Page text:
It is very unlikely that the steps will work with this level of dedication and this level of dedication did not work for him. In addition, my concern is that in life as we live it today, with mobile phones, streaming video, chats, tweets, blogs, and other distractions, it is hard to truly focus on any one thing for any length of time. Our success is measured by how well we multi-task. Vacations are not taken without email access to the office, we go to scenic vistas only to see them through the viewer of our phones, we are not in the moment paying attention to one thing. Without getting into the morals of texting and driving, we know people do it.

I would venture a guess that if you asked the average person to rate themselves as a driver most would say they are good, if not excellent. They probably think of themselves as above average intelligence not to mention a good typist (using just thumbs or otherwise). So why not do both at the same time? There are a number of studies showing you can’t but this dissuades few if any from texting and driving. So I ask all you multi-taskers out there, before you give up on the 12 steps make sure you are not doing more than one thing AT THE SAME TIME.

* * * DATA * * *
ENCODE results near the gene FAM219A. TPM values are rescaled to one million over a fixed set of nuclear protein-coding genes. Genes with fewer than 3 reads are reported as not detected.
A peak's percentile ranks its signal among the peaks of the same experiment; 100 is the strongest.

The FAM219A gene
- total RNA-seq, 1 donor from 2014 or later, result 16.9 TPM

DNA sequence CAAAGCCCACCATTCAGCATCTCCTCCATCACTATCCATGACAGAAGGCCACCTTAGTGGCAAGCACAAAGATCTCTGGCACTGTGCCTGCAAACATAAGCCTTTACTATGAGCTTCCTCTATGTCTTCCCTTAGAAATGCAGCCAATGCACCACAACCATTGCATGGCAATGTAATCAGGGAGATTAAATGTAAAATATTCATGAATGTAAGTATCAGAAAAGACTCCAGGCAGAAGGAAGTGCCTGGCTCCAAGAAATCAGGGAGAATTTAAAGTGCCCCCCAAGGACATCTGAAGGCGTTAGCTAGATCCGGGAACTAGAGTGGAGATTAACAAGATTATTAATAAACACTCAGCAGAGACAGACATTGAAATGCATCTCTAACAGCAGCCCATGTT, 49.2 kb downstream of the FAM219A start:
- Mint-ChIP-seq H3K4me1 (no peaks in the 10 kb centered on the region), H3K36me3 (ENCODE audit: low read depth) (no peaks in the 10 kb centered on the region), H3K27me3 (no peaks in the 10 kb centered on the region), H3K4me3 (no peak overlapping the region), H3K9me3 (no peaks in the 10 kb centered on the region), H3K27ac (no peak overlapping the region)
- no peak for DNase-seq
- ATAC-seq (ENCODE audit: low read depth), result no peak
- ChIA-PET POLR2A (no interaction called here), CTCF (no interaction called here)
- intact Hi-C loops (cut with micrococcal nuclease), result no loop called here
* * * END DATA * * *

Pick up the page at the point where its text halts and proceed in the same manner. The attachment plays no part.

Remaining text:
In conclusion, to the group of detractors, the first question I ask is “how serious were you?” If you really dedicated yourself to working and living the steps, and they did not work; I would agree with your conclusion that the program was not for you. However, if you are rigorously honest, I suspect, you were not dedicated to the task, that you were stuck in half measures (as was I), and that you convinced yourself that what you were doing was fine (as I did). If you can apply the same level of honesty in answering that question and apply it to the steps, maybe, just maybe, they would have worked in the first instance.

The steps are very straight forward and simple. They have stood the test of time having been written almost 100 years ago, in the first have of the 20th century. Having said that, they are by no means easy. They take a lot of introspection and hard work. In other words, thinking AND action. If you are begin working the steps and feel uncomfortable, unsettled or uneasy in your own skin, congratulations, you are doing it right. Keep at it, it will work if you work it.

If you are really smart, and I assume you think you are, be warned. If you spend most of your time thinking but take little or no action you are doing it wrong. That is the hard way. If all you do is think about each step and what is required you are likely to spin you wheels and waste a lot of time. There are an abundance of work books out there, some great, others not so much, but the one thing they try to do is move you from thinking about your addiction to taking action to combat it (writing).